In the mobile environment, while debuggers are legal and legitimate development tools, they can also be used to reverse mobile banking and payment applications. This article describes some of the possible anti-debug techniques.
Using a debugger is a reversing technique that gives insight into an application. Equipped with such a tool, an attacker can inject malicious code into a banking application, or create a stub application, replacing the legitimate banking application, or modify some parts of the logic of the targeted application. Sometimes changing the value of a boolean variable is enough to compromise security.
Debugging is a very effective way to reverse run-time application behavior. A debugger allows, among other things, an attacker to go through the application flow, stop the execution of the application at arbitrary points, watch the state and values of variables, and finally, read and modify the memory used by the application.
Therefore, it is important, in the context of Real-Time Application Self-Protection (RASP), to actively prevent debuggers from being attached to mobile banking and payment applications.
An anti-debug system can choose, as a primary countermeasure, to prevent a debugger from being attached and, as a secondary countermeasure, to reactively terminate the application if the primary countermeasure has been circumvented and an active debugger is detected.
A general technique is to try to detect the presence of known debuggers and reversing tools, like the Frida Instrumentation framework, by checking their signature on the mobile operating system’s files, packages, processes, etc.
Anti-Debug Techniques for Mobile Banking & Payment Applications for iOS
iOS runs on a XNU kernel, which is a Unix-like hybrid kernel. This allows the use of several anti-debug techniques that are common to all the operating systems running on Unix-like kernels, including Android.
Using the PT_DENY_ATTACH flag is a very well known technique to implement anti-debugging in iOS.
Using ptrace with PT_DENY_ATTACH validates that no other debugger may attach to the protected process. If a debugger tries to attach, the process will then terminate.
Note that ptrace and the PT_DENY_ATTACH flag are not part of the public iOS API, and as such, it may prevent an iOS banking or payment application using it to be published in the Apple store.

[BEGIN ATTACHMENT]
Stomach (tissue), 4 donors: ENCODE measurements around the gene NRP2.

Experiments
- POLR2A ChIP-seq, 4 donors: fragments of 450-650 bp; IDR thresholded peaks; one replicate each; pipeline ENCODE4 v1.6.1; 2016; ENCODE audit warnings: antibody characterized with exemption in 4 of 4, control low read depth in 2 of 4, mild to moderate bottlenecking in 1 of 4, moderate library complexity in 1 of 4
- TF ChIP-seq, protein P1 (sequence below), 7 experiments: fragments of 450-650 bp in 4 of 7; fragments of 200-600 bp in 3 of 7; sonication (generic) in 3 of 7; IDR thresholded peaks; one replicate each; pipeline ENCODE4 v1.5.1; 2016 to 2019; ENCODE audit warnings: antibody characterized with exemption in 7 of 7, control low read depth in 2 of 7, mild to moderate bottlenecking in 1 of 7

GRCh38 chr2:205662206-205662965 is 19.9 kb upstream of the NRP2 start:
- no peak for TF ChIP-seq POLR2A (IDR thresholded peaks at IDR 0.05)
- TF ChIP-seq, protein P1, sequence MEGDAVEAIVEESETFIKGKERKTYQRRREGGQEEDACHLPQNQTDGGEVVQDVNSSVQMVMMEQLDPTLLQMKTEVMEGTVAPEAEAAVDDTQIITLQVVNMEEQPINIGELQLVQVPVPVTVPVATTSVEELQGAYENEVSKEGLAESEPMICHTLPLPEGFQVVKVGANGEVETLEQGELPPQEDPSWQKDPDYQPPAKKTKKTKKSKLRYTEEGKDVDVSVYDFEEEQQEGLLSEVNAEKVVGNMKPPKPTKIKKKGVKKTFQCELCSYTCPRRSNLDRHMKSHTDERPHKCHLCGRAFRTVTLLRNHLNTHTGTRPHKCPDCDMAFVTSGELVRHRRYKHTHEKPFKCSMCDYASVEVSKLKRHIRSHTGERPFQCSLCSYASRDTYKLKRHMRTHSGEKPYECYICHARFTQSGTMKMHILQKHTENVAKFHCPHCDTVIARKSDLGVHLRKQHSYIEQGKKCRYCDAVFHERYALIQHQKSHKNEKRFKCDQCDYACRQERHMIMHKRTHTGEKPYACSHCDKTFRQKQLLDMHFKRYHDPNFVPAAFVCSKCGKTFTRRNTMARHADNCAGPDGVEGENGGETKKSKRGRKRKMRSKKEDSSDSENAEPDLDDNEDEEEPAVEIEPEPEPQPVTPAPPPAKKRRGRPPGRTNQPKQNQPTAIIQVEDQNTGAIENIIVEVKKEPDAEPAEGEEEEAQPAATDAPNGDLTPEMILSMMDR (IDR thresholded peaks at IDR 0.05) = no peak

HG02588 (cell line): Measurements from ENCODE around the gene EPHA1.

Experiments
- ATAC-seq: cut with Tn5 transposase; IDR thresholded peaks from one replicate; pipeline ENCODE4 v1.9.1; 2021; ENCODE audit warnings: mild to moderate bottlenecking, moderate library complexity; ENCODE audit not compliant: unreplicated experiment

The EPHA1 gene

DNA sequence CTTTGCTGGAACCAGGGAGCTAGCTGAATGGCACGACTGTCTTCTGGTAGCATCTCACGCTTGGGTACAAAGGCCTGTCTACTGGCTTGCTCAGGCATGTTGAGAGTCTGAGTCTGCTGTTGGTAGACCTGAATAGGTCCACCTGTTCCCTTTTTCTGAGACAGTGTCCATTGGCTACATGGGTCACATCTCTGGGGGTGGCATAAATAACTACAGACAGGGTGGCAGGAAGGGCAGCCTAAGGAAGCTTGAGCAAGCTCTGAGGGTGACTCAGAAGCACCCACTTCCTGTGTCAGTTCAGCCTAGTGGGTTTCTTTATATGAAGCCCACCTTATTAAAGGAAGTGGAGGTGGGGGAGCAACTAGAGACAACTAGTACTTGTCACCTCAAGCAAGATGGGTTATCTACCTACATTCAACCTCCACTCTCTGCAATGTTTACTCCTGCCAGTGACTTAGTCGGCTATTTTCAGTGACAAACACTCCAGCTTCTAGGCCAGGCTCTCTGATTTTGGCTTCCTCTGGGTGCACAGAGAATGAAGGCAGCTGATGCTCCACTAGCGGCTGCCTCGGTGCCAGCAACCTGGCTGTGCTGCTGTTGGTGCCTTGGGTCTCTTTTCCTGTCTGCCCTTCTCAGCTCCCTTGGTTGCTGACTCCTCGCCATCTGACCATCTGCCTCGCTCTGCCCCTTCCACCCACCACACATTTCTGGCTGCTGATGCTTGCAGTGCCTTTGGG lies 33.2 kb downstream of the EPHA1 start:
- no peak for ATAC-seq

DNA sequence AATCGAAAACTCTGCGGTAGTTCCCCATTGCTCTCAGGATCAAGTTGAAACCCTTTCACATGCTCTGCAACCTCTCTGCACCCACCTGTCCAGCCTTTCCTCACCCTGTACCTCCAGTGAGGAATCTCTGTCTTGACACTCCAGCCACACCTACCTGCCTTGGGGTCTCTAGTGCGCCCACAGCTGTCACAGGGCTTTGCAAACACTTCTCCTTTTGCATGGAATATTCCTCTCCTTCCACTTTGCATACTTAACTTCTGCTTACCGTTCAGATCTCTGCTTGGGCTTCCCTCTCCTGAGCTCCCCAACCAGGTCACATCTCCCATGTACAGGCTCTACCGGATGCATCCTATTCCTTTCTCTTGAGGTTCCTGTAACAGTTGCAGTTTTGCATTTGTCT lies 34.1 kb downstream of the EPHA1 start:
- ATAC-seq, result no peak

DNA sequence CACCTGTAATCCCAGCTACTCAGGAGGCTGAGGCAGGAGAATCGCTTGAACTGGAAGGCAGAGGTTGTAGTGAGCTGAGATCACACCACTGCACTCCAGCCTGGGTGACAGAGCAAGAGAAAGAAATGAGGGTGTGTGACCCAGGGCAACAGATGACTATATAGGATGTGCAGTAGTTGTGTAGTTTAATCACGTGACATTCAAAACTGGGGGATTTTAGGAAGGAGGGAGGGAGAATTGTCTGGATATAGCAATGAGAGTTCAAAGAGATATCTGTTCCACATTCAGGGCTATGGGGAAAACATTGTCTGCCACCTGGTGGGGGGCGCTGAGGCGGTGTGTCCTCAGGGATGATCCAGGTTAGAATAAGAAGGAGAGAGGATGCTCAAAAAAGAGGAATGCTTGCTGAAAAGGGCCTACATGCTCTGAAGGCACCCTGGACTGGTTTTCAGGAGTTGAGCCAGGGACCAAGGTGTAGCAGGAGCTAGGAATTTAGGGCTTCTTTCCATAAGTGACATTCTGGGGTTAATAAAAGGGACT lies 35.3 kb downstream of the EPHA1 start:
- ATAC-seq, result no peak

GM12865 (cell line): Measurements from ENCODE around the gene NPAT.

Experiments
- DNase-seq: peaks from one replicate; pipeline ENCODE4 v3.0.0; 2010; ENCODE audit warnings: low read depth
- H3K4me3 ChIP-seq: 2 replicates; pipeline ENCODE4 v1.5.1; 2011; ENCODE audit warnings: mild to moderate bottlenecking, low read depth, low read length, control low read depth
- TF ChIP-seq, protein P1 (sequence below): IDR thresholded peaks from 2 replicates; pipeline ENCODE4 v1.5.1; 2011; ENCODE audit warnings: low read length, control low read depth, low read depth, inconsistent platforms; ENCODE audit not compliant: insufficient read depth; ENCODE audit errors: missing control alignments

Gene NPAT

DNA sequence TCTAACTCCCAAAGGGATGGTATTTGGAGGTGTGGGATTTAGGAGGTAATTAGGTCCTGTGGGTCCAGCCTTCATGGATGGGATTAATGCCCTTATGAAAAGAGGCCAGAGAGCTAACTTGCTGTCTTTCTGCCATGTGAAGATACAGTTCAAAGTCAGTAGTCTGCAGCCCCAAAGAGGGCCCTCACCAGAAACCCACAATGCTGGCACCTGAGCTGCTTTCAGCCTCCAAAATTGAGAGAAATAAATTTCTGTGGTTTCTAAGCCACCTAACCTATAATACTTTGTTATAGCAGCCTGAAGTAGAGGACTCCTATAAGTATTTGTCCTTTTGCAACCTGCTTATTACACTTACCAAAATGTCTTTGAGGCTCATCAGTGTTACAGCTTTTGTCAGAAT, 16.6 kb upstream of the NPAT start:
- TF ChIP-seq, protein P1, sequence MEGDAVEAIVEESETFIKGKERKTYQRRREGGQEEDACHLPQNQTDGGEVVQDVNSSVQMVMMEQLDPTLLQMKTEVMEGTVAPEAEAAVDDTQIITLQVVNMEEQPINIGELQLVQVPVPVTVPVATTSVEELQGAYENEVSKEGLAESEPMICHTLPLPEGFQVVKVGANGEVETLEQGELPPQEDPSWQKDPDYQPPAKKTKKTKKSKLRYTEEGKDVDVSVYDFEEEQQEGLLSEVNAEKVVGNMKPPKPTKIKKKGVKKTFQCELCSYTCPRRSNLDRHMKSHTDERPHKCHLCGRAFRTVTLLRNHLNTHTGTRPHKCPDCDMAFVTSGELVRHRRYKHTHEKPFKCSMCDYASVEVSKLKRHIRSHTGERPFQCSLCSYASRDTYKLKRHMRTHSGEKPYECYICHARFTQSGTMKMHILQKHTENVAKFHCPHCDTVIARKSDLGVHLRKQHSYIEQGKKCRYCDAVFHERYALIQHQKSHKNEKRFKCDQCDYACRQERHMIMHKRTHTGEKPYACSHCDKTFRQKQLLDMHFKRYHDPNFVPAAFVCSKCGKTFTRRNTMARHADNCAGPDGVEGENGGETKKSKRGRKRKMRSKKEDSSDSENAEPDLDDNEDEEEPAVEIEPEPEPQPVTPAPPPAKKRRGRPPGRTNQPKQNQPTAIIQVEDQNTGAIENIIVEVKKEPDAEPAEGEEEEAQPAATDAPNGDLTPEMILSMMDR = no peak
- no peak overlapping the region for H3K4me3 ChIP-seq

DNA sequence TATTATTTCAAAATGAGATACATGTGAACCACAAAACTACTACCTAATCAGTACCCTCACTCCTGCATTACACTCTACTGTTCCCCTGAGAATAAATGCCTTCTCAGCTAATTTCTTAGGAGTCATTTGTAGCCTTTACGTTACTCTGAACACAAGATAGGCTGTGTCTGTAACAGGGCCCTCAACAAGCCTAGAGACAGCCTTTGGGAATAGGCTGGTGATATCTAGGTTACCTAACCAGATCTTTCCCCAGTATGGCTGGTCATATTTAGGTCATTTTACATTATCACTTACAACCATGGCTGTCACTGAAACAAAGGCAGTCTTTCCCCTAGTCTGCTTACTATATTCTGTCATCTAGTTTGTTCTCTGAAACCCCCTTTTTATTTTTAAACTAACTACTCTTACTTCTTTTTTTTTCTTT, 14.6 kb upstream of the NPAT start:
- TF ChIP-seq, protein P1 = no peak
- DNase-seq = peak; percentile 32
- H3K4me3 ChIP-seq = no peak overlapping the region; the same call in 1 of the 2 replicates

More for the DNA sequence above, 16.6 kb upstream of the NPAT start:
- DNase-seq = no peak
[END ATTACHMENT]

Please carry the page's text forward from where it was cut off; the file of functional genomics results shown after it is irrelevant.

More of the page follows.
In iOS, it is possible to use sysctl to detect a debugger attached to a process. Sysctl is a function from the iOS API that can retrieve information about a process, especially if it’s been debugged.
Anti-Debug Techniques for Mobile Banking & Payment Applications for Android
In Android, there are two possible debugging systems:
- A Java-level debugger using JDWP (Java Debug Wire Protocol), which is the debug protocol between a debugger and the Java VM.
- A ptrace-based debugger acting on the native Android Linux kernel.
Obviously, protecting mobile and payment applications from being debugged must take into account both JWDP and ptrace debuggers.
For a Java-based Android application, it’s not difficult to allow it to be debugged. It is enough to change its manifest file and a few other similar resources.
Using the Debuggable Flag
The android:debuggable attribute indicates if the process allows debugging or not. If that value has been set to true, then a debugger can be attached.
The value Debug.threadCpuTimeNanos is an indicator of the time the application is using to execute. Since debuggers significantly slow normal execution, this is a way to detect them.
Using JDWP-Related Data Structures
The Dalvik VM holds certain registers accessible via the DvmGlobals structure.
That structure gives information about the presence of debuggers. A similar structure can be exploited in the Android RunTime (ART) to give information about debuggers.
The defenses mentioned before are useless against ptrace based debuggers. Classical Linux techniques must be used against such native code debuggers.
It is possible to monitor the "TracerPid" field located in the status file of the process. The value of "TracerPid" for ‘no process attached’ is 0, so a value different from 0 means that a debugger is attached or that there are attempts in that direction.
Force Debug of a Dummy Process
It is possible to exploit the fact that only one debugger at a time can attach to a process. By doing so, the debugger can be prevented from attaching to the current process by forcing it to automatically debug a dummy child process.
Anti-Anti-Debug or How to Prevent Bypassing Debugger Detection
Finally, a sophisticated way of detecting debuggers is to detect anti-anti-debug measures. There is a list of known hooks that can be performed to prevent some of the aforementioned techniques from working. It is possible to detect the presence of these hooks to detect attempts to counter anti-debug.
References and Further Reading
- Read more articles about application security for mobile banking applications (2018 - today), by Martin Rupp, Stefan Hansen and more
- MASC Mobile App Security Core (2019), Web page by Cryptomathic
- PCI Mobile Payment Acceptance Security Guidelines for Developers version 2 (September 2017), by the Emerging Technologies, PCI Security Standards Council